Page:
Wind-lock has opened the doors to its new distribution center in Reno, Nevada to service its Western customers. "We realized that this was an area that we really needed to have a facility to reduce the shipping time and costs for these customers," explained Andrea Loud, Director of Operations for Wind-lock. "With an inventory mirroring our Leesport, Pennsylvania corporate headquarters, our Reno distribution center is sure to deliver 'what you need, when you need it" to the West."
Also, this spring Wind-lock added a line of spray foam products to their inventory to complement their existing line of insulation and weatherization products. Wind-lock is now carrying select Touch 'n Seal products from Convenience.
Items in the new product line include a single-component foam, two types of two-component foams (open and closed cell) and a CPDS (Constant Pressure Dispensing System) to apply the two-component systems.
British Building Competition Highlights ICFs
The 2012 Build It Awards, a competition recognizing do-it-yourself home improvement in the UK, has spotlighted ICFs. The program, built around a theme of "Celebrating Excellence in Self Build and Renovation" has an entire category devoted to insulated concrete forms.
A project built with Logix ICF was on the shortlist of winners, ultimately losing out to an owner/builder project using a local British ICF system named Beco. The judges noted that ICFs are "easy enough for the home owner to construct on a DIY basis " and that "the resultant house is attractive and energy efficient in its use, and shows how innovative you can be in design when building with this material."
Oklahoma Man Named Driver of Year
Rayfield Harris may be the best concrete truck driver in the United States. In January, a panel of industry judges selected Harris as the top driver from a group of outstanding applicants from all across the United States, and the National Ready Mixed Concrete Association (NRMCA) named him the Ready Mixed Concrete Delivery Professional Driver of the Year for 2013.
Harris, who has worked for GCC Mid-Continent Concrete in downtown Tulsa, Okla. for the past nine years, was honored for his career achievements, safety record, professionalism, driving competency and customer service skills.
"Anyone who comes in contact with Ray walks away feeling a little better about themselves," wrote GCC's Kim Kelly when nominating Harris for the Driver of the Year Award. Kevin Jackson, GCC Mid-Continent Metro/Midco district manager, said, "…In 30 plus years in this industry, I have never seen a more dedicated employee."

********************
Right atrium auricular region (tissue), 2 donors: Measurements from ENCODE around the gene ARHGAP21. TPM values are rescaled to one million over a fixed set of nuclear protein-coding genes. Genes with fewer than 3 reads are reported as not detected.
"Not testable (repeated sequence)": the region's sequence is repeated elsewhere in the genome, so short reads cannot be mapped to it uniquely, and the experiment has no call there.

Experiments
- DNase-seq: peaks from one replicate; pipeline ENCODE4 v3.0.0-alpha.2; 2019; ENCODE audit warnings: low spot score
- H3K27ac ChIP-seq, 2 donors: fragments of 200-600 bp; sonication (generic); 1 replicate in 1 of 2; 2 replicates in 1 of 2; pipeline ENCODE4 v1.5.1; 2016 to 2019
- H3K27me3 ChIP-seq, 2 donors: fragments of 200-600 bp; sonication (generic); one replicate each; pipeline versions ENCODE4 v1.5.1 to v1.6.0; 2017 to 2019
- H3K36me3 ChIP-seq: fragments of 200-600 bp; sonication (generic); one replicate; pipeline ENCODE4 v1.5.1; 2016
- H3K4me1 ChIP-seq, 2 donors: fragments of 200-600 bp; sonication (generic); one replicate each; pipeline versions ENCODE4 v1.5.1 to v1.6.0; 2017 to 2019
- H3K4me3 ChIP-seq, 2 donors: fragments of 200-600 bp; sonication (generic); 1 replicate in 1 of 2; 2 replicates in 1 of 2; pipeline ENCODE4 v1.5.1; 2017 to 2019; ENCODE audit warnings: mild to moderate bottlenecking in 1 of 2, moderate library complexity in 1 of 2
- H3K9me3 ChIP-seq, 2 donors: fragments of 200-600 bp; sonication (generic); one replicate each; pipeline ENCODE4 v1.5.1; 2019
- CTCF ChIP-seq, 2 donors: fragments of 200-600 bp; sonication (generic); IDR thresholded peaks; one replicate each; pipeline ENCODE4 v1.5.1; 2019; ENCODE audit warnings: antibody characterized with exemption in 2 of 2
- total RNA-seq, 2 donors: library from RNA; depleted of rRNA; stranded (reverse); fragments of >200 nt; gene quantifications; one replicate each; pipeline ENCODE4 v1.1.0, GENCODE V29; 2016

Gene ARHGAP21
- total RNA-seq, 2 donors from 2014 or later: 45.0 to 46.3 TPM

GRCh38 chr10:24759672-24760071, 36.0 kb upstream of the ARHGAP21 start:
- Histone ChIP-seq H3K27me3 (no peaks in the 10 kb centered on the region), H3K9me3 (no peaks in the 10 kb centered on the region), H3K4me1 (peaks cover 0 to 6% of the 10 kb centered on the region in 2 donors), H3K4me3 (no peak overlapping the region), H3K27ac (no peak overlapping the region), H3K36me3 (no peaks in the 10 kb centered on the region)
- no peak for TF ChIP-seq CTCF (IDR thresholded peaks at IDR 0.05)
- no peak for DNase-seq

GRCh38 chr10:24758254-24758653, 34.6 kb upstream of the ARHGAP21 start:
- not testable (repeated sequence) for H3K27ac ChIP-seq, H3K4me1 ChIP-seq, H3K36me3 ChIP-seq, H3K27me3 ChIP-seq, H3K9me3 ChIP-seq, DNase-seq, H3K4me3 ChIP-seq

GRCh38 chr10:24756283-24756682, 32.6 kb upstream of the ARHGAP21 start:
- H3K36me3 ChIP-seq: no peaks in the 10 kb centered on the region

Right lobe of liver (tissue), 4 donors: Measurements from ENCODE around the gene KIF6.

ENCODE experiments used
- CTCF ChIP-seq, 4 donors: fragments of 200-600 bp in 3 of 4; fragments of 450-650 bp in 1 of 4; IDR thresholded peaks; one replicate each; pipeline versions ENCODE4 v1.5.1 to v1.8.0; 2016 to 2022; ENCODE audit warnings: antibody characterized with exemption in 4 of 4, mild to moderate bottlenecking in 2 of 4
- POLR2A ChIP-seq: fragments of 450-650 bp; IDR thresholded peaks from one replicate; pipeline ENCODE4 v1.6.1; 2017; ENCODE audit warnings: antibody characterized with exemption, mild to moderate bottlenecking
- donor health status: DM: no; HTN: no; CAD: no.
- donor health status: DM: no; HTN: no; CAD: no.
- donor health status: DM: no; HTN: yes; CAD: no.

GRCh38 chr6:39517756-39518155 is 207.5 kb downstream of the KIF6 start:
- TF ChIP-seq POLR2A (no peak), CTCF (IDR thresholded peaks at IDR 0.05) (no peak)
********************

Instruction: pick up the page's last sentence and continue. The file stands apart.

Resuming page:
Barry Goodrich, a 15-year veteran mixer driver working for CEMEX in Fairfield, Calif. was chosen as runner-up.
Health and Safety Manager Aaron Autsen wrote, "Barry has gone more than 13 years without a rejected load and without an accident while averaging nearly 10,000 yards delivered over the past three years."
ICF Swimming Pools
Insulated Concrete Forms are increasingly being used for applications besides homes and commercial structures. Retaining walls, water features, backyard fireplaces and even pizza ovens have been built with ICFs. (See Earthworks in the Oct. 2011 issue.) Perhaps the most common of these creative uses is ICF swimming pools.
It's a natural fit. ICFs are highly insulative and easy to adapt. In fact, swimming pools were being made with ICFs in the early 1970s, shortly after the technology was invented. But it's only been in the past five years that innovative builders have really pushed the boundaries of what's possible, creating eye-popping water features of all types. Additionally, coating manufacturers have recently developed a number of pool finishes specifically formulated for ICFs, which makes it easier than ever to make sure the client gets a beautiful, long-lasting, energy efficient pool.
The New Casa duplex in Calgary, Alberta, is a great example of how an experienced ICF installer can turn an extremely complex project into a beautiful neighborhood landmark.
The challenges began when it became clear the oddly shaped lot would require a triangular building, and became more complex when the city required that two of the sides resemble front entries. The tight jobsite offered zero space for material storage, so close coordination between the general contractor, ICF installer, and suppliers was essential.
This three-unit development of vacation townhomes on the Texas Gulf Coast faced a number of construction and design challenges. Fortunately, Insulated Concrete Forms (ICF) provided an elegant solution to virtually all of them.
In North America, Insulating Concrete Forms (ICFs) have become fairly widespread. Although they comprise less than 10% of total construction starts, most construction professionals know what ICFs are, and hundreds of thousands of them have seen or worked on at least one ICF job. That's not the case in most other areas of the world, though. In this article—the third in a series—we're looking at the ICF industry in Australia.